Tuesday, September 02, 2003

Have you ever camped out for tickets to a concert you really wanted to go to? How about one you didn't want to go to? For some folks, it isn't about the show selling out, but about getting tickets that are as close to the band as possible. There's something about being right up against the stage as you fawn over the artists onstage, it seems that they are singing all of their songs just for you, not the diskheads in nosebleed who bought their tickets at the gate. While I have rarely been fortunate enough to sit in the very front, I have camped out for tickets to a wide variety of shows. I once spent a whole night sitting behind the Ticketmaster in Ridgewood, N.J. with some girls I've never met before, smoking pot and waiting impatiently for tickets to Tom Petty and the Heartbreakers. Yeah, it was sad, especially when you consider that we were the only people camping out. Still, it was a good time, and the girls got some great seats.

Well, that time may well be behind us now. Ticketmaster has decided to jump inot the scalping fray by auctioning off the front row seats to the highest bidder. Missing work to camp out won't help you now, but going to work instead of camping out will. Ticketmaster says there may be no cap to the prices, it just depends on who's got the biggest wallet. One Phish fan whined, "The band's biggest fans ought to have the best seats, not the band's richest fans." I've got news for you, buddy: They don't want the smelliest fans up front. None of us do.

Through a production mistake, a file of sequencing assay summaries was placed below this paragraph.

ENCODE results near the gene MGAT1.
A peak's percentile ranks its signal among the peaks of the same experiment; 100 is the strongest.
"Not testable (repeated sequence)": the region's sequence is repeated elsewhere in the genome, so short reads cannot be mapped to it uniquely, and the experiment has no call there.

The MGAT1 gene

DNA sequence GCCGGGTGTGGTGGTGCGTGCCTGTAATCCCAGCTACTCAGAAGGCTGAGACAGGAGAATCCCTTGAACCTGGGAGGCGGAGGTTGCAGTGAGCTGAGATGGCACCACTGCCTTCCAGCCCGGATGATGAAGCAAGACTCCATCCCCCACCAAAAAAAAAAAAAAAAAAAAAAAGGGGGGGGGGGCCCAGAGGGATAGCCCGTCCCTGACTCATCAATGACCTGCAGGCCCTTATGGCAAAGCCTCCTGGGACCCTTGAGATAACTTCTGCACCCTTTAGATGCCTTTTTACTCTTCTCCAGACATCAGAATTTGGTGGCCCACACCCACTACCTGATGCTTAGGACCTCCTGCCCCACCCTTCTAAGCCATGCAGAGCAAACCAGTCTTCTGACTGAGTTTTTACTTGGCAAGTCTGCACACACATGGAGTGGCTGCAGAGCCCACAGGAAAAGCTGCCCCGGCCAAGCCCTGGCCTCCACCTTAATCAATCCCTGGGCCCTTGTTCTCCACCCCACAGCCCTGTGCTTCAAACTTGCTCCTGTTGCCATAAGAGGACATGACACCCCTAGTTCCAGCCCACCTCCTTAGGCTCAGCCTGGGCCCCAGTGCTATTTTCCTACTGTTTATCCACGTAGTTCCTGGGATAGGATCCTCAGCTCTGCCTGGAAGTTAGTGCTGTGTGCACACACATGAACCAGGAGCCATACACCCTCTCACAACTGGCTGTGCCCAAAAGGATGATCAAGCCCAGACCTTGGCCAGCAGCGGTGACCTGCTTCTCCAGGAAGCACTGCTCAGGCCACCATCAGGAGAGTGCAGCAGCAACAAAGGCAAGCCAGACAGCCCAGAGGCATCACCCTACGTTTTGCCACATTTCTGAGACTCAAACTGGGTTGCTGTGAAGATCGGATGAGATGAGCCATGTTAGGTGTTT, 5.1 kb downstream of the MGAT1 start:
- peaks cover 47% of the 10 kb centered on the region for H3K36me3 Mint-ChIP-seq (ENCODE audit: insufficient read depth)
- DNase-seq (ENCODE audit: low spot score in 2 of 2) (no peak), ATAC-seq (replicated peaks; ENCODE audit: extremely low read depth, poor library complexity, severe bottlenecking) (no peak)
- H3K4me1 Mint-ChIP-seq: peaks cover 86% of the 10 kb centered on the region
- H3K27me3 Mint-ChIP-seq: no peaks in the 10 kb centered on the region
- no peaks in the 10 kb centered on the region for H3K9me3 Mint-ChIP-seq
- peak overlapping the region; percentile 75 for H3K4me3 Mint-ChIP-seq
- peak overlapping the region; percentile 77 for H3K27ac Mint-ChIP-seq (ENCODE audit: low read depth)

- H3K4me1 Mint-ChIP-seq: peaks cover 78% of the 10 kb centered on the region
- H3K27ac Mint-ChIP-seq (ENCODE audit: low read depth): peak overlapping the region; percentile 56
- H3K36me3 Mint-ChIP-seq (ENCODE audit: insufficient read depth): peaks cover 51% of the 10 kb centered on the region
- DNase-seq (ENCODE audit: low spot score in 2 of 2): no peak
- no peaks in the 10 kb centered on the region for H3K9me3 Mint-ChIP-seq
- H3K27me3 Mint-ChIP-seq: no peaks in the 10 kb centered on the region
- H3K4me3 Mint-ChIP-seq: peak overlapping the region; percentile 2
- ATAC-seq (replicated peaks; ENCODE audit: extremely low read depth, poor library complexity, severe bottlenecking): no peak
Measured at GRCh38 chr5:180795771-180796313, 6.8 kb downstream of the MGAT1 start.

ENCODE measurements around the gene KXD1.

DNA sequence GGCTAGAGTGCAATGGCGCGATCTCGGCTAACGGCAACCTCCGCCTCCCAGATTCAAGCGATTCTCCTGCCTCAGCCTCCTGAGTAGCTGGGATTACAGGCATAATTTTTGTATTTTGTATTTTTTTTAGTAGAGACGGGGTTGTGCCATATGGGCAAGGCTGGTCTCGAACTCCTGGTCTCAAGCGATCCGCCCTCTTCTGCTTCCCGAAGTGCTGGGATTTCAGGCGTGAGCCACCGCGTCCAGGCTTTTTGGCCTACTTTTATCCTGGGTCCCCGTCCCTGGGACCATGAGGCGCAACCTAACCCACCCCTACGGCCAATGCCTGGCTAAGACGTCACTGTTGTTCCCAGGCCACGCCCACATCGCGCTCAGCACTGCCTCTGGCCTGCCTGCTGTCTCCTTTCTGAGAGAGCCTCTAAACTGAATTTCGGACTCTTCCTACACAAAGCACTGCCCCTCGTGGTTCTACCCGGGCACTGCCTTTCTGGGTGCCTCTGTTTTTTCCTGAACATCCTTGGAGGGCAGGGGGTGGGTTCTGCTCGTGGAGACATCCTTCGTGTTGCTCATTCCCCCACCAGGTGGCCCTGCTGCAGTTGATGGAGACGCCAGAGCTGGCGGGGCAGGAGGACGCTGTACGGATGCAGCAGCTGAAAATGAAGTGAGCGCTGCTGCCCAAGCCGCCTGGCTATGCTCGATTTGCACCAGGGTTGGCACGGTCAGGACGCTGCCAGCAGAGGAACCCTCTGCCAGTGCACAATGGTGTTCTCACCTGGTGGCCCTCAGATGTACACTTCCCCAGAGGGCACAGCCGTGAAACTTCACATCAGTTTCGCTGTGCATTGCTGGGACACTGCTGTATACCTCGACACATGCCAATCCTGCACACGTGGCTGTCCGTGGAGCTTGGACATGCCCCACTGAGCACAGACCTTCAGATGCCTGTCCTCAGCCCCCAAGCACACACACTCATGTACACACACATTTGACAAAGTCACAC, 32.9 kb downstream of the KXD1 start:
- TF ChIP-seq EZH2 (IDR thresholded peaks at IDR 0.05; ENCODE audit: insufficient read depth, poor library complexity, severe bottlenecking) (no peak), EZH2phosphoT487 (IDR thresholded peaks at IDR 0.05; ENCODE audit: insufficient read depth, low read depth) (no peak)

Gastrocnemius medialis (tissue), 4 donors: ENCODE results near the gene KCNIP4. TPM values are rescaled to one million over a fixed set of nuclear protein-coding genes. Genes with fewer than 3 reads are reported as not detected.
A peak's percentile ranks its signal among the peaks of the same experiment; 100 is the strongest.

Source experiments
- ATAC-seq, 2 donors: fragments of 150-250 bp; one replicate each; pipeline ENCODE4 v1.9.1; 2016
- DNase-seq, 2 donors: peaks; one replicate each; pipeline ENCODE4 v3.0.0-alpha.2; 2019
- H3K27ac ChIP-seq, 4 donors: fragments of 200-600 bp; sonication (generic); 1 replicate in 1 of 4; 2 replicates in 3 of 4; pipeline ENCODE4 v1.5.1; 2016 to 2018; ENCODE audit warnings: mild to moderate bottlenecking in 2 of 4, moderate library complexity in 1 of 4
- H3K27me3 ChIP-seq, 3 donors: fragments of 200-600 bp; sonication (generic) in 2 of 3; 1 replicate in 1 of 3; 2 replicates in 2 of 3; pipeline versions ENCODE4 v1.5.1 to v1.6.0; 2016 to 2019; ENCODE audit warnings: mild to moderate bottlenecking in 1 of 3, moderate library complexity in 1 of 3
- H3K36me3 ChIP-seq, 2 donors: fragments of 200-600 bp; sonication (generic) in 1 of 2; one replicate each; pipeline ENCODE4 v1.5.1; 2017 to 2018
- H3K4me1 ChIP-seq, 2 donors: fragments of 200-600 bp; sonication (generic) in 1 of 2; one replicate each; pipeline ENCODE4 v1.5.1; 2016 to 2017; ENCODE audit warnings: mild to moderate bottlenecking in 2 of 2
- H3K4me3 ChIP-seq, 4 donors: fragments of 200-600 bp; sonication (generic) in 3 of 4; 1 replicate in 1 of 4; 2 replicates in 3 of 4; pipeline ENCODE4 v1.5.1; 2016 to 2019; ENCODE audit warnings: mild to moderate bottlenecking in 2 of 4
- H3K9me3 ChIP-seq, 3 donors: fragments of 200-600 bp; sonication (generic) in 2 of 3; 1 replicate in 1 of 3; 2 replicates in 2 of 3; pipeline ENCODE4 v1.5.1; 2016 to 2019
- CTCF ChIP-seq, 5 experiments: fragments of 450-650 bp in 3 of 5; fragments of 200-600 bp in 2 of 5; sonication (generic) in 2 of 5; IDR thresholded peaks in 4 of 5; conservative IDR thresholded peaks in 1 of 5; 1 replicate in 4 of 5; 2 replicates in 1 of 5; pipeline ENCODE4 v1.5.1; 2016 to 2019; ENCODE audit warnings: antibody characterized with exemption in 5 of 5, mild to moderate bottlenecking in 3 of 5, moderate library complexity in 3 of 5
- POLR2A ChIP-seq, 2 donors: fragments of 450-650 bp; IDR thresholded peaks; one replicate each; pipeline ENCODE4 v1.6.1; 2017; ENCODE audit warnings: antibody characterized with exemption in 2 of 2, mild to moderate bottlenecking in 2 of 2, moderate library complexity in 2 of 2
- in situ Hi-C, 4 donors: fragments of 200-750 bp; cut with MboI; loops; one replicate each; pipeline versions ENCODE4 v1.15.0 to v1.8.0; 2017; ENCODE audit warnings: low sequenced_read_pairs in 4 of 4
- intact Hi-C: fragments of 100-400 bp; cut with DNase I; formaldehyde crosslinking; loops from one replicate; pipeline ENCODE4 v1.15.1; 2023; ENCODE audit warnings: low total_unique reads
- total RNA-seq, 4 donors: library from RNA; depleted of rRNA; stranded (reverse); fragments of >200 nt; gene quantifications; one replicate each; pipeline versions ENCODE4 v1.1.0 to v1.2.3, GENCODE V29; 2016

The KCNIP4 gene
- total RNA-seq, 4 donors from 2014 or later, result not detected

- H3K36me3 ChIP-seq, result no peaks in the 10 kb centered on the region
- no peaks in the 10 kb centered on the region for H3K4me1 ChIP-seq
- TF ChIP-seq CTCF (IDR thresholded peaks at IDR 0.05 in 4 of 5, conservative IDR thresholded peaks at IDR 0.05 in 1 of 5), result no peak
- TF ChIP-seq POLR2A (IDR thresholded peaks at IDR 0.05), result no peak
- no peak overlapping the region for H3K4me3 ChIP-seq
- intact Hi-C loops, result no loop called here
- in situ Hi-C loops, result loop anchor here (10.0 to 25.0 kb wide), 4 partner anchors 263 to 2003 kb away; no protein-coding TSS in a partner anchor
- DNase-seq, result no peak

An industry analyst is quoted as saying that prime seats at the hottest concerts are "undervalued in the marketplace" and auctions are likely to push prices up as a whole. Tickets have long been resold in auction settings - particularly on eBay, which does a heavy volume in tickets of all kinds. But in many states, the resale of concert tickets is subject to strict rules meant to protect consumers and give the small scale fan a chance to buy tickets for their favorite event. Ticketmaster's plan, by contrast, involves the first time sale of tickets and does not appear to be subject to anti-scalper rules.

"The tickets are worth what they're worth," said Ticketmaster CEO and president John Pleasants, in an interview with the Times. "If somebody wants to charge $50 for a ticket, but it's actually worth $1,000 on eBay, the ticket's worth $1,000. I think more and more, our clients - the promoters, the clients in the buildings and the bands themselves - are saying to themselves 'Maybe that money should be coming to me instead of Bob the Broker.' "

Yet another reason why Arena Rock sucks.

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